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IOWA CITY, Iowa — University of Iowa head football coach Kirk Ferentz held his weekly news conference Tuesday in the Stew and LeNore Hansen Football Performance Center. Here are a few highlights as well as the complete transcript:

How Did You Spend Your Bye Week?
Ferentz was anything but a couch potato during Iowa’s football bye weekend Nov. 1-3. On Friday, he made a recruiting visit.
“It’s always good to see some high school football,” Ferentz said.
On Saturday, he and his wife, Mary, were in Mount Pleasant, Michigan, supporting their youngest son, Steve, who is a graduate assistant coach on the Central Michigan football staff. It was a big day for the Chippewas, who improved to 6-4 with a 48-10 victory over Northern Illinois.
“We saw them become bowl eligible, so that was kind of fun,” Ferentz said. “It was fun to be a fan and not be too emotionally invested in the game, although I got sucked in after a little bit, so it was good. It was a good deal.”
Heartland Trophy Bragging Rites
Kristian Welch, a senior linebacker from Iola, Wisconsin, will be a Hawkeye game captain, but is not listed on Iowa’s depth chart for Saturday’s game against the Badgers.
“We’ll take him back and he’ll go out for the toss if he’s not playing,” Ferentz said. “Injuries are the worst part about football. I can’t tell you how hard he has worked. He has been one of our hardest-working players; he is so conscientious and bought-in. It’s not always fair, life is not always fair, and football is hardly fair, but he’s making a contribution.” 
There are five other Wisconsin natives on Iowa’s two-deep: redshirt freshman offensive left guard Cody Ince (Balsam Lake), sophomore  defensive left tackle Daviyon Nixon (Kenosha), redshirt freshman offensive left tackle Jack Plumb (Green Bay), senior quarterback Nate Stanley (Menomonie), and junior running back Toren Young (Madison). Welch, Stanley, and Young are all Iowa game captains.
There are no native Iowans on Wisconsin’s roster.
Steel Curtain Badgers?
Wisconsin’s defense enters its game against Iowa ranked No. 1 in the nation in total defense (223.5 yards per game), first in passing efficiency defense (88.6), third in passing defense (139.4 yards per game), and fourth in quarterback sacks (32). 
“I’m not saying these guys are the Pittsburgh Steelers, but it kind of reminds me of the Steelers when I coached in the National Football League,” Ferentz said. “They have a lot of different ways to put the pressure on you and they’re kind of subtle with some of the things they do. But they’re impactful, and they make it tough to move the ball and score points.”
Le’Veon Bell. Christian McCaffrey. David Johnson. Melvin Gordon. Saquon Barkley. Jonathan Taylor?
During the last decade, the Hawkeyes have faced top-flight running backs across the country and in the Big Ten from Stanford’s Christian McCaffrey to Wisconsin’s Melvin Gordon to Penn State’s Saquon Barkey.  You can include Wisconsin’s Jonathan Taylor on the list.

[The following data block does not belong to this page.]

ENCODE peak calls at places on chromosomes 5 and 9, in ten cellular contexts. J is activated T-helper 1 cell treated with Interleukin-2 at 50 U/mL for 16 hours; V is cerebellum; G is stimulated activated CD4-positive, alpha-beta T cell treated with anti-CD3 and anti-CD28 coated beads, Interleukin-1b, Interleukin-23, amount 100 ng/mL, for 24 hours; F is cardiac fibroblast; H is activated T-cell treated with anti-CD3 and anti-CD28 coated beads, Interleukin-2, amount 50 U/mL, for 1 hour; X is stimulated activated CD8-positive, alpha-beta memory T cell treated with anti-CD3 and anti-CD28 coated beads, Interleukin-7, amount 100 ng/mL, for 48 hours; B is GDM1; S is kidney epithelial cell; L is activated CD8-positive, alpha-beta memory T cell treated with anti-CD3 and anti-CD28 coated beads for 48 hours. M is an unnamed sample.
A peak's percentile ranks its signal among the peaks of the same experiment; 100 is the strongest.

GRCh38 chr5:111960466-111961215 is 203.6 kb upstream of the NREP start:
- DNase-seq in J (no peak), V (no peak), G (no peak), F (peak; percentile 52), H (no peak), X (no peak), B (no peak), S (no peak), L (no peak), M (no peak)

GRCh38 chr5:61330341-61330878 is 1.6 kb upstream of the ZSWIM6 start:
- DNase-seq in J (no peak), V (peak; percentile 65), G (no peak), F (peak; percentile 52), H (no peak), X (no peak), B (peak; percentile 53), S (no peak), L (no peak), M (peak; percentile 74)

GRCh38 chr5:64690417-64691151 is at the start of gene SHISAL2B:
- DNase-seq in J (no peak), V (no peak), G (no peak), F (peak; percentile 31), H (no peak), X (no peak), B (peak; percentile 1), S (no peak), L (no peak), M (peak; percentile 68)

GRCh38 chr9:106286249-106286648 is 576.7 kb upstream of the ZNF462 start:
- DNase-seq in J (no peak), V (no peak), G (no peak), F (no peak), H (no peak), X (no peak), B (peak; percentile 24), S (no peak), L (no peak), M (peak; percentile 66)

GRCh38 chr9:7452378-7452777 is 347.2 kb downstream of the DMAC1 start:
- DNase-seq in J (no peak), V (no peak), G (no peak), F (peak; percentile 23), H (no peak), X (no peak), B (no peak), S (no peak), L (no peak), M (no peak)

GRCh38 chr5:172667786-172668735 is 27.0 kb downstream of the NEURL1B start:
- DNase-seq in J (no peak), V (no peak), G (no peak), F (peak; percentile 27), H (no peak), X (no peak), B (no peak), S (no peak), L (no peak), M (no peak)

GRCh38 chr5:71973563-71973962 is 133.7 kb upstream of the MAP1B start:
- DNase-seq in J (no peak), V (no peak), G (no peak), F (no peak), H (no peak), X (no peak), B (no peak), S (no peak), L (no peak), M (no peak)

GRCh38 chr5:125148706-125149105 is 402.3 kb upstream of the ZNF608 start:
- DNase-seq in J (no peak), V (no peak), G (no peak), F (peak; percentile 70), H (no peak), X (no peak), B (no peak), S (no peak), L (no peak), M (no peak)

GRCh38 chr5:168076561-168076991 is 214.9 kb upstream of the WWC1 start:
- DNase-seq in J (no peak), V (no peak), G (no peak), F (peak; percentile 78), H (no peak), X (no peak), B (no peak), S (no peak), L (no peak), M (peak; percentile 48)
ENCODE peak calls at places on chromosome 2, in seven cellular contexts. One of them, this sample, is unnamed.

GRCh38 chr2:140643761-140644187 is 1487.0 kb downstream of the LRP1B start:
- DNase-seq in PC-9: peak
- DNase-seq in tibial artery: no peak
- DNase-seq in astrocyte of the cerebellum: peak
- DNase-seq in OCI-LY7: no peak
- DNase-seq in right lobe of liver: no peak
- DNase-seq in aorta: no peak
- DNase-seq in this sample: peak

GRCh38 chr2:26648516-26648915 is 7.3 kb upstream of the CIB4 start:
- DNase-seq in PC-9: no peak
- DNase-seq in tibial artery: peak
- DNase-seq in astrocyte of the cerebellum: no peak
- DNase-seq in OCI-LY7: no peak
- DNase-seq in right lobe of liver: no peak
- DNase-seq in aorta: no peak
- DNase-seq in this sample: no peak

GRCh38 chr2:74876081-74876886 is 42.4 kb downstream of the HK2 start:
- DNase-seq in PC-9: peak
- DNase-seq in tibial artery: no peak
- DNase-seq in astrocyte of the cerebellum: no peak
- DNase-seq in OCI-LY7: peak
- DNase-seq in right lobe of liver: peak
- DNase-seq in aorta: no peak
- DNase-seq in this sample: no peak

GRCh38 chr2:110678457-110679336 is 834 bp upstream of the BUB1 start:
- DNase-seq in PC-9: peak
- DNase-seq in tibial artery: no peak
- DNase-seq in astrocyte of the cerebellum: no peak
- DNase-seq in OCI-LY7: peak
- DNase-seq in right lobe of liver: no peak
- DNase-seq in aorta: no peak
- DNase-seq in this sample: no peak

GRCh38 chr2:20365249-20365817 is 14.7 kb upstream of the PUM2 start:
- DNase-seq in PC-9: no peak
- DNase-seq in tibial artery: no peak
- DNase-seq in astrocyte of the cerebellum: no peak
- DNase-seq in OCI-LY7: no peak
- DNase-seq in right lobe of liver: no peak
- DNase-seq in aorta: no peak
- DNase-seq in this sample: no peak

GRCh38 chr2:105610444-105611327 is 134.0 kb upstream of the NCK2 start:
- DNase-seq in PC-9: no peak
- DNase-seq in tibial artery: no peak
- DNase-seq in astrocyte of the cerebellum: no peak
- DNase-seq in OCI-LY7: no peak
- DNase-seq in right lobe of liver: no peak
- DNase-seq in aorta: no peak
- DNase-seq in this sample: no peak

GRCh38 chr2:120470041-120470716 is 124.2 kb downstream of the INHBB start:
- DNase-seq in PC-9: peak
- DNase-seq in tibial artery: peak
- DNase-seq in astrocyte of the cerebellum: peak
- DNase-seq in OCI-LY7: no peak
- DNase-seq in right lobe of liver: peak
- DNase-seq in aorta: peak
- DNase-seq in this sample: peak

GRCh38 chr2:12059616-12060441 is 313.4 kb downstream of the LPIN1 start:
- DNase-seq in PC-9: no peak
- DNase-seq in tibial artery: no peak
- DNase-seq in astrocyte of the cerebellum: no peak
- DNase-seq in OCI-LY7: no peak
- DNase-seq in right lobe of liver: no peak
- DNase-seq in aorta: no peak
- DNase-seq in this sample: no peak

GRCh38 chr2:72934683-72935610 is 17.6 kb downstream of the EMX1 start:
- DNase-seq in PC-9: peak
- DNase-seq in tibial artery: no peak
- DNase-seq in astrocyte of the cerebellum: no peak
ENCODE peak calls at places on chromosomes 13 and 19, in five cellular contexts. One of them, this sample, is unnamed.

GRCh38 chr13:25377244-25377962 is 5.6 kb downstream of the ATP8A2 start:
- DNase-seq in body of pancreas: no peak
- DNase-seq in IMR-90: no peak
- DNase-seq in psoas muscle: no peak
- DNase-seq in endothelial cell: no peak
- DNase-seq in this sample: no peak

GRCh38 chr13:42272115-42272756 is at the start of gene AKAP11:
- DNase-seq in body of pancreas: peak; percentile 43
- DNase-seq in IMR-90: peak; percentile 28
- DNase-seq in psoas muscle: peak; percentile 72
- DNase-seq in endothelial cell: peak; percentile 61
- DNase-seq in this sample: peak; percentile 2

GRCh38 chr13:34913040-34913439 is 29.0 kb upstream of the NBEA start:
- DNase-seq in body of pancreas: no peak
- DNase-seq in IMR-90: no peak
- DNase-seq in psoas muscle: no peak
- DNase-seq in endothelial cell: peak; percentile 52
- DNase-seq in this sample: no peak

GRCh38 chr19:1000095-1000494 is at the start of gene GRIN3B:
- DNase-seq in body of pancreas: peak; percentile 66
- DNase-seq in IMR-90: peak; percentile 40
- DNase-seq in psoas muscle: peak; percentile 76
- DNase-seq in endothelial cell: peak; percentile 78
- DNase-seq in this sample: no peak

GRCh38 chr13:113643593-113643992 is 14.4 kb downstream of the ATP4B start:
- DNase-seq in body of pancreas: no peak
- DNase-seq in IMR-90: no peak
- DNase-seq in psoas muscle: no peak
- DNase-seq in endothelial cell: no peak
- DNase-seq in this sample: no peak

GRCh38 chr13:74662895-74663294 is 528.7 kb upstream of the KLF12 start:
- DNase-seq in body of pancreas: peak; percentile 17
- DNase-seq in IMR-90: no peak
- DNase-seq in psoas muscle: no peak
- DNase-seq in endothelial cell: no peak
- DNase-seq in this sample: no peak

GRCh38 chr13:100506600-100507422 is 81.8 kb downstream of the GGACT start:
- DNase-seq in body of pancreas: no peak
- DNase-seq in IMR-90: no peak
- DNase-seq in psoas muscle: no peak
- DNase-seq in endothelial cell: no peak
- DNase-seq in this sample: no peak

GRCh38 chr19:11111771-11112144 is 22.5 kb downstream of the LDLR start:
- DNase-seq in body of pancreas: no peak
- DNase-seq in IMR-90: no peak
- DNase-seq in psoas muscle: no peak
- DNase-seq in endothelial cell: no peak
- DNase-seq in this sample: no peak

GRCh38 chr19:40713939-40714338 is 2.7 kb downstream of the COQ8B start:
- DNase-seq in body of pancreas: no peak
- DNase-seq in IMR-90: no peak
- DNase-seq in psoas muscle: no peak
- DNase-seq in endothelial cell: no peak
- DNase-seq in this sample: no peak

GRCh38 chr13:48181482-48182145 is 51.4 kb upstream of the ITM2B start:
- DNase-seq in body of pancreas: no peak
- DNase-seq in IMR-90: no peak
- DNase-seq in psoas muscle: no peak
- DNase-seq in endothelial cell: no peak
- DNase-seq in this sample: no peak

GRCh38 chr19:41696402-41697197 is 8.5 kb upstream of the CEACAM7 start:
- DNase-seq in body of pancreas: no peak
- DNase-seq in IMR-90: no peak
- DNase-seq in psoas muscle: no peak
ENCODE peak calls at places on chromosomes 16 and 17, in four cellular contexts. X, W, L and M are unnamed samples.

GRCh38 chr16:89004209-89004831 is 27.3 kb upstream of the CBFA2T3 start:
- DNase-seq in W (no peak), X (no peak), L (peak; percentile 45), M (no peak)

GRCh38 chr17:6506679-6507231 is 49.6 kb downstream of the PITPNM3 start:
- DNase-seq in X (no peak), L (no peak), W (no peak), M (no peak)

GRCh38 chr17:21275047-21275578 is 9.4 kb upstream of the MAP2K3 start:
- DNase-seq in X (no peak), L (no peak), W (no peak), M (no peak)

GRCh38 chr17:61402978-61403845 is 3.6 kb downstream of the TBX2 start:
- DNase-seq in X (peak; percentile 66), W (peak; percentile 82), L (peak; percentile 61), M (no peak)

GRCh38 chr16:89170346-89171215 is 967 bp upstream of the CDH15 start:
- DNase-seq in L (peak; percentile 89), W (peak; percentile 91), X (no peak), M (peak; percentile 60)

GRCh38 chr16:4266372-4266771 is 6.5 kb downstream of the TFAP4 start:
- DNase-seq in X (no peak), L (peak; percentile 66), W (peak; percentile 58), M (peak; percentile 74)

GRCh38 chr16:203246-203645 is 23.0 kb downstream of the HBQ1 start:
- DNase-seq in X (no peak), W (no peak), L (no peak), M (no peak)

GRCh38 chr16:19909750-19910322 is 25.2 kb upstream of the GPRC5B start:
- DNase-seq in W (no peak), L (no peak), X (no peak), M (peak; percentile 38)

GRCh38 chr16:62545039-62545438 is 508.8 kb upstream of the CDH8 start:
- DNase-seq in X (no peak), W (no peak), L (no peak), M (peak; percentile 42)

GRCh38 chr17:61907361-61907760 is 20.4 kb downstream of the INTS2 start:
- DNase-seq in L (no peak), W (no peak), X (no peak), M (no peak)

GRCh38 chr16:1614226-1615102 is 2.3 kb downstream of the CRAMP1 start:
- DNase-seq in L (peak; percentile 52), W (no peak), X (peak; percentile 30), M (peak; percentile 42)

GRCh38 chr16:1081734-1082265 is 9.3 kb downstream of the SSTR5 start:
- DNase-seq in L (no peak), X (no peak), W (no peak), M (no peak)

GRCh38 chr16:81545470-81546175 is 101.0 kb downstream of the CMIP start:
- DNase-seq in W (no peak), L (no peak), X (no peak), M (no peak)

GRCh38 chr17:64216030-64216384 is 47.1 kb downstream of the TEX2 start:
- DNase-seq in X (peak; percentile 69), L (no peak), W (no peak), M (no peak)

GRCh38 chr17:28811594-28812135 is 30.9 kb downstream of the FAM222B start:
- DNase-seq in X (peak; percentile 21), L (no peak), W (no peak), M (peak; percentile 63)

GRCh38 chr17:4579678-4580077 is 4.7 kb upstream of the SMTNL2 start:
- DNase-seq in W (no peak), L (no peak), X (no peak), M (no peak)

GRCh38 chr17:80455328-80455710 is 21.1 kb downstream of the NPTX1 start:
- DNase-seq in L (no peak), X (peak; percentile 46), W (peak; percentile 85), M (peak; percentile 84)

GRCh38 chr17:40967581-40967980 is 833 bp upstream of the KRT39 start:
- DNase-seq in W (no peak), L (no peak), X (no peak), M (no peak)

“I listen to the radio coming to work and going home, so one of those experts was just talking about how (McCaffrey and Barkley) might be the two best (running backs) in the game right now, and I thought to myself, ‘Boy, what great luck for us.’ We got to see Barkley a couple times, and then we make it to the Rose Bowl and we get to play McCaffrey, and boy, was he good. What a good player. Then Barkley, I have said it before, that’s as good a performance as I’ve ever seen back a couple years ago in Kinnick.

“Those guys are just really top-flight players and seem like top-flight young people. That’s the thing that’s intriguing about Taylor to me, is just as good a player as he is, it sounds like he’s a better young person.
“That’s what’s good about college football. It’s kind of neat that way. I’d rather watch those guys on TV. My good luck was OK my first two years here, we never played against Drew Brees and (Drew) Henson from Michigan was a first-rounder, so we saw him on film two years, but never played him. That luck has run out apparently. We’ll have to get ready for Saturday.”
Taylor is second in the Big Ten in rushing in 2019, averaging 126.1 yards per game.  He has rushed for 1,009 yards over eight games with 15 touchdowns. 
3:05 p.m. Sharp
When the Hawkeyes take the field for kickoff at Camp Randall Stadium, Ferentz says Iowa must be ready… or else.
“The message to the team is we need to be ready at kickoff,” he said. “At 3:05 p.m., we had better be ready, because if you’re not — that really was the story of the Michigan and Michigan State game. It was over quickly.
“Michigan State had around 38 snaps? They had like four or five three-and-outs and a six-and-out, and that was in the first half, and it was 17-0. The Michigan game was 28-0; they turned it over three times. Forget about that if you’re going to turn it over, might as well go home because it’s not going to be pretty.

The message is if you are not ready to go, (Wisconsin) knows what to do with it. They’re going to be ready to go. They’ve demonstrated that time and time again, not just this year but historically these guys show up ready to play.”

Iowa football hosts Minnesota in the battle for Floyd of Rosedale on Saturday, Nov. 16.  Fans are encouraged to wear black for the Blackout game, and it is the annual military appreciation celebration. Active duty military and veterans are eligible for a military ticket discount. Click HERE for tickets and pre-paid parking and additional game information.